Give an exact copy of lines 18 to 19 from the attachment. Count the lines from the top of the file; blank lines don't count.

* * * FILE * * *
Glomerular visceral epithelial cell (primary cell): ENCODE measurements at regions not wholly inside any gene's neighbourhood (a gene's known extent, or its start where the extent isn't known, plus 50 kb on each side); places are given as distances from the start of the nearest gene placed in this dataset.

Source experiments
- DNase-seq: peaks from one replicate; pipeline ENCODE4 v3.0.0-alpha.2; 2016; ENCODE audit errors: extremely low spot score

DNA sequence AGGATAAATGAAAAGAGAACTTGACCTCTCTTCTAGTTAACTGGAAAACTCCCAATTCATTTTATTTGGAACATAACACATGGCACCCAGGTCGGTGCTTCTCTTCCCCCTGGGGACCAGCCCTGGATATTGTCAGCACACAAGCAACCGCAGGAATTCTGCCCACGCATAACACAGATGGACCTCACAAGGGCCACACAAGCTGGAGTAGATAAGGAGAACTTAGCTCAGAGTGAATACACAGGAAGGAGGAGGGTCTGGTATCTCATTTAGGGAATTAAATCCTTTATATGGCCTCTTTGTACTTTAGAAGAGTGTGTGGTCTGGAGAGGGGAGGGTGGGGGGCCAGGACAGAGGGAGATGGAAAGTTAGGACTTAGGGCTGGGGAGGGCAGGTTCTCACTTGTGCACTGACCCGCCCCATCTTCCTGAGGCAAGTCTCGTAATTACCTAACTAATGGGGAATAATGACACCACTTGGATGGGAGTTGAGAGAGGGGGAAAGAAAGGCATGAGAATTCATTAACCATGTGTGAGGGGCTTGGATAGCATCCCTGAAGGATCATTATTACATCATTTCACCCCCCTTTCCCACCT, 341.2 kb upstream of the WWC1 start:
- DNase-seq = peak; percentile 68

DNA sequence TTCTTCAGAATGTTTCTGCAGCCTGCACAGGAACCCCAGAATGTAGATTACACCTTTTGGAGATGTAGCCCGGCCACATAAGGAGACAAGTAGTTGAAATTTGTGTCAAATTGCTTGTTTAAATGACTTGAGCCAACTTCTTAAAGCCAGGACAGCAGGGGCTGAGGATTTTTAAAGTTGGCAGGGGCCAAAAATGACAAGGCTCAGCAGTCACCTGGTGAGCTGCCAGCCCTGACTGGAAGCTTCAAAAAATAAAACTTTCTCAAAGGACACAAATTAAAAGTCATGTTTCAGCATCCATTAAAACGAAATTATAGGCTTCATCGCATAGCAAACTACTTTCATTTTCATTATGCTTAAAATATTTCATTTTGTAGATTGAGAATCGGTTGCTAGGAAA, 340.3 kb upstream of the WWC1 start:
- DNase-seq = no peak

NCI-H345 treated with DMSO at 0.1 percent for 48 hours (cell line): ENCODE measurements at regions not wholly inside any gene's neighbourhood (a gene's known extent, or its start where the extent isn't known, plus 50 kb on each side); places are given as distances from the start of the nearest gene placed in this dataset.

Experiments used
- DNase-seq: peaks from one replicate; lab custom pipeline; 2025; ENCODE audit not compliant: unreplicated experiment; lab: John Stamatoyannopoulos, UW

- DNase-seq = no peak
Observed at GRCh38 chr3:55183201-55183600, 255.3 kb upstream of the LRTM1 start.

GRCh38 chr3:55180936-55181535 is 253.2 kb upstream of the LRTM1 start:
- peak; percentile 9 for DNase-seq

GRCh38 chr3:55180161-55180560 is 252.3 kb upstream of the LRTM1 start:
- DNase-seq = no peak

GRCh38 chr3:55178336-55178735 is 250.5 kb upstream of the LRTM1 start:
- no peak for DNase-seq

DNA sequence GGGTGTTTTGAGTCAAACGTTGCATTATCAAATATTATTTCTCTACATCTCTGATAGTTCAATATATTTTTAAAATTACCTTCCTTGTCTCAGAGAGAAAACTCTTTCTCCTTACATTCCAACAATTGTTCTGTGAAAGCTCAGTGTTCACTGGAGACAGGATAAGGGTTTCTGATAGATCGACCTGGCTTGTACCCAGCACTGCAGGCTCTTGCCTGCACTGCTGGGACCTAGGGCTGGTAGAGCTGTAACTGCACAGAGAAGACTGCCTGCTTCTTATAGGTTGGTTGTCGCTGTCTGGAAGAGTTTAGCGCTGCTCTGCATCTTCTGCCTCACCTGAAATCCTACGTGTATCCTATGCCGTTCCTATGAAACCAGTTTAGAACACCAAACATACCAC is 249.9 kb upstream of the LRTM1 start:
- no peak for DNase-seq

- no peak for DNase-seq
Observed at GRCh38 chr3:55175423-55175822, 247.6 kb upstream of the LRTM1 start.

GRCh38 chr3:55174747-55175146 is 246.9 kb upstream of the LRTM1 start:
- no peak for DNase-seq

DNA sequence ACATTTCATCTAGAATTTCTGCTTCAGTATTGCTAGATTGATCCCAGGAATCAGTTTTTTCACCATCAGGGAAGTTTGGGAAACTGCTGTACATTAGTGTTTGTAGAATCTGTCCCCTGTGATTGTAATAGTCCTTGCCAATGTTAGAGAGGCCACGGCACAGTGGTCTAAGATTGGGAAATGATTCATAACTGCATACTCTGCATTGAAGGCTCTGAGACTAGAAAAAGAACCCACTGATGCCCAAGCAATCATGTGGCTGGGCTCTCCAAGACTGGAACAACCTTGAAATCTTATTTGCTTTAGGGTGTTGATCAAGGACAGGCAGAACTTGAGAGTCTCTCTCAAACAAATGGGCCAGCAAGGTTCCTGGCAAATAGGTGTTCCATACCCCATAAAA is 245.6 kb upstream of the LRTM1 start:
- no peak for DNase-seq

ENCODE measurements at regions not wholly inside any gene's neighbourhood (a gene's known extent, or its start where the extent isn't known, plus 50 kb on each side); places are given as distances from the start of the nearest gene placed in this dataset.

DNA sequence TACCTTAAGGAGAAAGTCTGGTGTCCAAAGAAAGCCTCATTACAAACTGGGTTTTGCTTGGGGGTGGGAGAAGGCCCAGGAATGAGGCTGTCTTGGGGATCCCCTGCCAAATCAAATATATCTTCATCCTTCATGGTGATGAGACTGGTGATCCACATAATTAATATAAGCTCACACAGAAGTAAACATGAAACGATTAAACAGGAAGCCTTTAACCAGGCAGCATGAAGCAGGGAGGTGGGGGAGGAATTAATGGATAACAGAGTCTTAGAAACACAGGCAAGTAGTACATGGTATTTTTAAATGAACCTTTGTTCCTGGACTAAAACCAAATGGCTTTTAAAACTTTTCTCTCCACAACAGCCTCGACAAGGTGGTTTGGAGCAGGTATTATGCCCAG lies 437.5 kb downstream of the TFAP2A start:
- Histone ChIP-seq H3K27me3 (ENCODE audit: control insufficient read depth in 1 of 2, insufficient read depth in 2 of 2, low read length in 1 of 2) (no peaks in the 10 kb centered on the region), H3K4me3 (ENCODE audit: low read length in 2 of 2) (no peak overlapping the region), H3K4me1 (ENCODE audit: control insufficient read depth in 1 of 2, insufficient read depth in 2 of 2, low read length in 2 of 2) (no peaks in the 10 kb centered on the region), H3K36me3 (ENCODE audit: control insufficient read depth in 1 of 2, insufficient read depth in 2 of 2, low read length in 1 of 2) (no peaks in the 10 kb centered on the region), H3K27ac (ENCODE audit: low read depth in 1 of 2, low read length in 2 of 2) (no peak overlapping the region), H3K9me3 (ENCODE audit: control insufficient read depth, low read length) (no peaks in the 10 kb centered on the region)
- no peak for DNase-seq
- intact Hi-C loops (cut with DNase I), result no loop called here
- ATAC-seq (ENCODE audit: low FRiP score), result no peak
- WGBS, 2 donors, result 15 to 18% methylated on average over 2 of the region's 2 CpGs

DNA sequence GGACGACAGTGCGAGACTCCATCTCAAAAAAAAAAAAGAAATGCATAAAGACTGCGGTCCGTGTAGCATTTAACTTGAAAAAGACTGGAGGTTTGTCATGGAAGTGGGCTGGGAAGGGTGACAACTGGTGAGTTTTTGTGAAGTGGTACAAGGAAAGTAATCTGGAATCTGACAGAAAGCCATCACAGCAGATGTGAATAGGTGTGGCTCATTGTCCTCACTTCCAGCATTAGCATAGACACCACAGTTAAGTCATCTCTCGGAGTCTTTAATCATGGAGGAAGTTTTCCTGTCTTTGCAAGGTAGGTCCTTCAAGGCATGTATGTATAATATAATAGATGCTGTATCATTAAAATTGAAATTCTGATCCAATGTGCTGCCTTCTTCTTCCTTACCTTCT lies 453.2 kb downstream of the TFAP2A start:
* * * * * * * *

- no peak for DNase-seq

DNA sequence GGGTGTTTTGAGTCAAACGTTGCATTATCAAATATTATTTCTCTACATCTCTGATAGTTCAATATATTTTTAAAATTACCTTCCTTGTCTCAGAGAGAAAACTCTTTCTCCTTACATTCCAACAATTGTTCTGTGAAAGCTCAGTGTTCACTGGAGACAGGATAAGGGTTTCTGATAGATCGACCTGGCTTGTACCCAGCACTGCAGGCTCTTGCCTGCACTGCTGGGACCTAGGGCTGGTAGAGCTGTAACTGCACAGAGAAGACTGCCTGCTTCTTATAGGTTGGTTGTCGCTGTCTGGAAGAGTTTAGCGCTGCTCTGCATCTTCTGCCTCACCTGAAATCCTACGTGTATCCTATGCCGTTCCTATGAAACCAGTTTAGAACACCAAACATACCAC is 249.9 kb upstream of the LRTM1 start: